BARCELONA (Reuters) - Top telecoms executives called for a total overhaul of Europe's regulatory framework on Monday, using the platform of the Mobile World Congress to amplify their demands for unified oversight across the 27-nation bloc.
"The European regulatory framework is totally outdated," Telefonica CEO Jose-Maria Alvarez-Pallete told the opening keynote session of the industry's top annual gathering. "Regulation today is based on the networks of the previous century."
Building 5G networks requires billions in funding and telecom operators are keen to tap the potential for growth in new businesses that next-generation technology is expected to provide.
The telecom industry will invest some $900 billion between now and 2025 and 80% of that will be in 5G, the mobile communications industry body GSMA says.
While 4G helped to create multi-billion dollar businesses ranging from music and video streaming to cab hailing and food delivery, telecom operators seldom got a share of that growth. They are now eager to reap the benefits of 5G.
Deutsche Telekom CEO Tim Hoettges said Europe's telco space was falling apart, beset by 27 different sets of regulation while messaging services such as Facebook's WhatsApp and Microsoft were free-riding on telecoms network infrastructure.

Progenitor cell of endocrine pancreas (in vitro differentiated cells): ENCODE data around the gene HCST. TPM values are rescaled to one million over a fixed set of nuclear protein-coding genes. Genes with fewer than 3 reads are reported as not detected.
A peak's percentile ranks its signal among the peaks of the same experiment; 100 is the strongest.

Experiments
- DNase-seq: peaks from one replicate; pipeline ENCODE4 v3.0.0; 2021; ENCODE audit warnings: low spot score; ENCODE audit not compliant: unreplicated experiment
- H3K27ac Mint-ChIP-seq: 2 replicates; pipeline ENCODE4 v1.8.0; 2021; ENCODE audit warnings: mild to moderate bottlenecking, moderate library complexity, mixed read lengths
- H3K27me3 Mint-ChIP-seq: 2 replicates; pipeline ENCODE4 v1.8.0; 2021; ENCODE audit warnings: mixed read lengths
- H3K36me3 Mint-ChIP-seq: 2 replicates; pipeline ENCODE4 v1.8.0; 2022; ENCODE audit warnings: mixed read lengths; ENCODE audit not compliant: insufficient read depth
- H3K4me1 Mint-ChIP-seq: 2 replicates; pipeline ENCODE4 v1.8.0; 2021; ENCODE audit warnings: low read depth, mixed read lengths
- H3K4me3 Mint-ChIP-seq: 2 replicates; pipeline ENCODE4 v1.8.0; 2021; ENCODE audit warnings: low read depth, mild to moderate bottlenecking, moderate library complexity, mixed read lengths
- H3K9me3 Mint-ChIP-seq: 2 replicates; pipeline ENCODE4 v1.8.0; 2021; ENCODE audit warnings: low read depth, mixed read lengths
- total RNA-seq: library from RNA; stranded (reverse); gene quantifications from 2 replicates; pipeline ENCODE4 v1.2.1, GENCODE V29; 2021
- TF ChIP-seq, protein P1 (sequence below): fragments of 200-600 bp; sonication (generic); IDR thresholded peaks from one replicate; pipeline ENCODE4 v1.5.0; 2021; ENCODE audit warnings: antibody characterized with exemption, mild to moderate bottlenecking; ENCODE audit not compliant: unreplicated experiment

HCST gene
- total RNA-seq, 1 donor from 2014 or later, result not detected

"We need to wake up," said Hoettges. "We have to find a fair playing field in our industry, and we need great politicians who can set out with a vision for Europe."
The European Commission has laid out a connectivity plan which by 2030 will cover all European households with a Gigabit network, and all populated areas with 5G.
Operators have to invest billions in licences and network building, while their margins are dwindling and average revenue per user is declining, Paolo Pescatore, an analyst at PP Foresight, told Reuters - "so they're seeking new revenue opportunities".
The executives who took part in the Mobile World Conference urged more cooperation between governments and companies to meet Europe's ambitious 5G plan.
"This is a political and a respectable goal that any European citizen or any European CEO will share," Pallete said.
"We have the technology and the know-how to do it, but when we are thinking in terms of regulation, competition and financing, there might be some questions," he said.
(Reporting by Clara-Laeila Laudette and Supantha Mukherjee, Writing by Douglas Busvine and Clara-Laeila Laudette; Editing by Thomas Escritt)